Bigotry clouding Omar’s greatness

August 19, 2016
Omar McLeod celebrates after receiving his gold medal.
Omar McLeod celebrates after receiving his gold medal.


Most Jamaicans have been having a good time so far this week with what has been happening at the Olympic Games. From last Saturday night the country has been experiencing golden and historic experiences at the Games in Rio and we couldn't be happier.

Elaine Thompson won the first of her two gold medals on Saturday and Usain Bolt, as expected, created history by becoming the first man to win three consecutive Olympic 100-metre titles. By the time you read this he would have created more history by claiming three consecutive sprint doubles.

On Tuesday night, Omar McCleod created a bit of history of his own by becoming the first Jamaican man to win an Olympic sprint hurdles title. His was a performance that crowned a year in which he was truly dominant. He had lost only twice this season (in races in which he fell) and has three of the four fastest times in the world this year. He was also the only man this year to break 13 seconds and was also the World Indoor Champion.

His accomplishment was hailed and celebrated like it should be. However, some of us would not be satisfied until they found a way to taint his accomplishments, not because of something he did, or did not do, but because of something we believe him to be.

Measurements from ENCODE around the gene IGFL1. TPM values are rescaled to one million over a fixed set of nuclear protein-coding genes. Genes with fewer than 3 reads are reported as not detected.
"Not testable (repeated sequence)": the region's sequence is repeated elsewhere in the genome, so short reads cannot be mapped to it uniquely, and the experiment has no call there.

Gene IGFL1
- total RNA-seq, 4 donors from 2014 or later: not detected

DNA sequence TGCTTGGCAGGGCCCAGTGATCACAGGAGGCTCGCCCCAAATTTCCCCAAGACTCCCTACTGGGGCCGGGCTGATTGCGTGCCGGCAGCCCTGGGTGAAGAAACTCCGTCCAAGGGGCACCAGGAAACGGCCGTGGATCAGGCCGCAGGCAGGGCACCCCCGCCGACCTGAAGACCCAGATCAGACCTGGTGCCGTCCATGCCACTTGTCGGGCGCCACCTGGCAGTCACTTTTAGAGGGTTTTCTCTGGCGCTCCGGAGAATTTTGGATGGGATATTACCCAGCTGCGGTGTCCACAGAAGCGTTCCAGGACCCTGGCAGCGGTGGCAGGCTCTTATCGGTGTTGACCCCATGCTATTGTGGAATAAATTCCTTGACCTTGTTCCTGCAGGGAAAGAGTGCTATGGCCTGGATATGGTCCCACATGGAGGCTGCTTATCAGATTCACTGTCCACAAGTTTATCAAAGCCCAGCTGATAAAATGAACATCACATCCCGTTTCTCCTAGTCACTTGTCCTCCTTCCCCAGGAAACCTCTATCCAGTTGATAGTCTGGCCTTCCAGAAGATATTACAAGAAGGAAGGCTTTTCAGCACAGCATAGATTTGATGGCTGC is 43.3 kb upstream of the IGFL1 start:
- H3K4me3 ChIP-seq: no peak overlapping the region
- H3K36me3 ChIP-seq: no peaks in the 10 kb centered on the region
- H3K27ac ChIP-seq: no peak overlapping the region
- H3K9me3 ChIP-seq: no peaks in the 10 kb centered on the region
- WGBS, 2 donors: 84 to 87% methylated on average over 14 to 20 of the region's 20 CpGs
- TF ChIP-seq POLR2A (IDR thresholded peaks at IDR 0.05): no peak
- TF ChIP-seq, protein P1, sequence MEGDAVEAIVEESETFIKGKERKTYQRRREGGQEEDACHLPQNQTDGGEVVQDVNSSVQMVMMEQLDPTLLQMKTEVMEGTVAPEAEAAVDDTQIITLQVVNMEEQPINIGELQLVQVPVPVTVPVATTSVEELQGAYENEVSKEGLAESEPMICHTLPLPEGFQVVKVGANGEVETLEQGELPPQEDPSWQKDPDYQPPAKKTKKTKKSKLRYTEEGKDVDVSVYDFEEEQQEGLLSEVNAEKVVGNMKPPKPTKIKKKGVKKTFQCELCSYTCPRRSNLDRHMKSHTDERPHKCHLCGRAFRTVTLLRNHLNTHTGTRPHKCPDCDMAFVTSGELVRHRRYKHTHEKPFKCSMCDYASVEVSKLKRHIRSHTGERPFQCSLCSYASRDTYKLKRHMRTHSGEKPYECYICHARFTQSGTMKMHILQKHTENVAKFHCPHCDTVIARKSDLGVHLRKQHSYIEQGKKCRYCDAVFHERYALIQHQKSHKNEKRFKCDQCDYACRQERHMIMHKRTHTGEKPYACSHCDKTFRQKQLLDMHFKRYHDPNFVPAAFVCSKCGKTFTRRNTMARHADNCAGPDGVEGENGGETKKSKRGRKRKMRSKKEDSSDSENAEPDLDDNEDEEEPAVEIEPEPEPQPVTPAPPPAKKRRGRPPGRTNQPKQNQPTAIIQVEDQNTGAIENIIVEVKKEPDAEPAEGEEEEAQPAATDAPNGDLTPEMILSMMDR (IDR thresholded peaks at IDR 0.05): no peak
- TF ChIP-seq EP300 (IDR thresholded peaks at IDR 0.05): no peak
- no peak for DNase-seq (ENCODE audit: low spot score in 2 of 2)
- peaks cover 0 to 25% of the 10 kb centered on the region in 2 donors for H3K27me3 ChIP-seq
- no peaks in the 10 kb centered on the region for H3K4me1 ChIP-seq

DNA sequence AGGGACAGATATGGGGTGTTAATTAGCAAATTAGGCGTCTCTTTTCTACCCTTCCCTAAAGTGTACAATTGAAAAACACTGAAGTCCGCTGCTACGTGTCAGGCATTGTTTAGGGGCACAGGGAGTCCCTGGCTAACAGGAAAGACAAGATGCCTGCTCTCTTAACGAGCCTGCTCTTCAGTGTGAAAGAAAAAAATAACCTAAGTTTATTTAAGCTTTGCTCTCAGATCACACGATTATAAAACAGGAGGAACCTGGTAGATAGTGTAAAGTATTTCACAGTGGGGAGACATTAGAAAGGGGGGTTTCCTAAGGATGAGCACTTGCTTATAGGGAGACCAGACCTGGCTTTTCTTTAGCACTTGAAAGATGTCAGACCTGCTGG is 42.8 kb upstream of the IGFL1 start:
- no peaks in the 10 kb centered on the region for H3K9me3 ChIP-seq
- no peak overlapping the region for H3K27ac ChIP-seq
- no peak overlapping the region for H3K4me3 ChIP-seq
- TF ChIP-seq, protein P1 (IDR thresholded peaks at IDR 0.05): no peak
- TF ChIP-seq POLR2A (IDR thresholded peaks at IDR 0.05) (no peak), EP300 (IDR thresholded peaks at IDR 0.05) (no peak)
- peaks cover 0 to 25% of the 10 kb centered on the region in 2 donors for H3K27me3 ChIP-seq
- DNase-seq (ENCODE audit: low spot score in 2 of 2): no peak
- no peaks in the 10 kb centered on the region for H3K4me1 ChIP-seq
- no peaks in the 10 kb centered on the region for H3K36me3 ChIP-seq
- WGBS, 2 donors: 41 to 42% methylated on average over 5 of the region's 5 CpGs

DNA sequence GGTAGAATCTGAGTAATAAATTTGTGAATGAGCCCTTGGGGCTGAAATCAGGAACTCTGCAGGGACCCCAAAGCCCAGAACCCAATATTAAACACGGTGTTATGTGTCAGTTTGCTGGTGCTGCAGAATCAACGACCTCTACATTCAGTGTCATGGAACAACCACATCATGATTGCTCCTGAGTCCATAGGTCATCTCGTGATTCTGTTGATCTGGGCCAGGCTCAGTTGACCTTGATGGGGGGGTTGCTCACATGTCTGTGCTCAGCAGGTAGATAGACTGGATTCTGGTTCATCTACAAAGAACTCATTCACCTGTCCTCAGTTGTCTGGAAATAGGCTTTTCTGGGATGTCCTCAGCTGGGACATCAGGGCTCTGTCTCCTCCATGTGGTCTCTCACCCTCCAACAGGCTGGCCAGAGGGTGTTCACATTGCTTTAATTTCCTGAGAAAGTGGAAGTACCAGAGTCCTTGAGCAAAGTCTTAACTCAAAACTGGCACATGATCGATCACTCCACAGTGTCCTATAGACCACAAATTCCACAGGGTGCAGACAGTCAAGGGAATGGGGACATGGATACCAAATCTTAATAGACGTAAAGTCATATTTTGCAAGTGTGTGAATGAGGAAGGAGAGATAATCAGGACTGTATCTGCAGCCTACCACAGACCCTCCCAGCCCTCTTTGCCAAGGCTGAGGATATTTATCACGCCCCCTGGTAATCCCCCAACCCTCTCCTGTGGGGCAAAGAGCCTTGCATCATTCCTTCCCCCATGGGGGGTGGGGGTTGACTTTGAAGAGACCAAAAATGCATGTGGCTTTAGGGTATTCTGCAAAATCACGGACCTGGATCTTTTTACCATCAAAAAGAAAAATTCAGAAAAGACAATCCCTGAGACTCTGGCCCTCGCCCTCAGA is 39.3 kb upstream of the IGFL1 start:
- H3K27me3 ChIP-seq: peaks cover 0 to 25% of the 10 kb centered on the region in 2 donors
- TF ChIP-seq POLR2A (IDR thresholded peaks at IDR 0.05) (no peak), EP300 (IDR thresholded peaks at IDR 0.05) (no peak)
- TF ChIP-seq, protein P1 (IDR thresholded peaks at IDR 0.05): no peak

Omar McLeod is an outstanding young man. A talented athlete and a good student, and did you hear his articulate post-race interview and see how engaging he was? But apparently, for some of us that is not enough.

Because of his mannerisms some people has categorised him as someone that makes Jamaicans extremely uncomfortable. That I feel was what made someone send out a most unfortunate tweet that subsequently cost them their job. And rightly so.

I can never wrap my mind around why in someone's moment of glory while representing his or her country, should we try to tear them down because we believe they are different from we are. And belief is all it is. There is no evidence that the Olympic champion is anything we believe him to be. Sure, his mannerisms might not look like what we are used to but there can be many reasons for that. We don't know him or how he was raised. And whether or not those among us who feel that he is the way they feel about him is actually true, so what?


so much history


What matters is that he represented us and did so very well. He is World Indoor Champion and Olympic Champion. He is also the first sprint hurdler to break 10 seconds under 100 metres. The young man has created so much history in one year he is already candidate for any hall of fame that Jamaica will ever have for its greatest athletes.

And he is only just beginning.

Imagine how much greatness he can bring to Jamaica in the years to come. He, to me, is the most talented athlete that has come out of Jamaica since Bolt, a man who is about to retire from the sport thus creating a huge vacuum for the world of track and field and Jamaica to fill.

But instead of embracing the talent, the greatness of the man, we get all bent out of shape because we think he is something that he might not even be. From where I sit the problem is not with Omar McLeod, the problem is with us.

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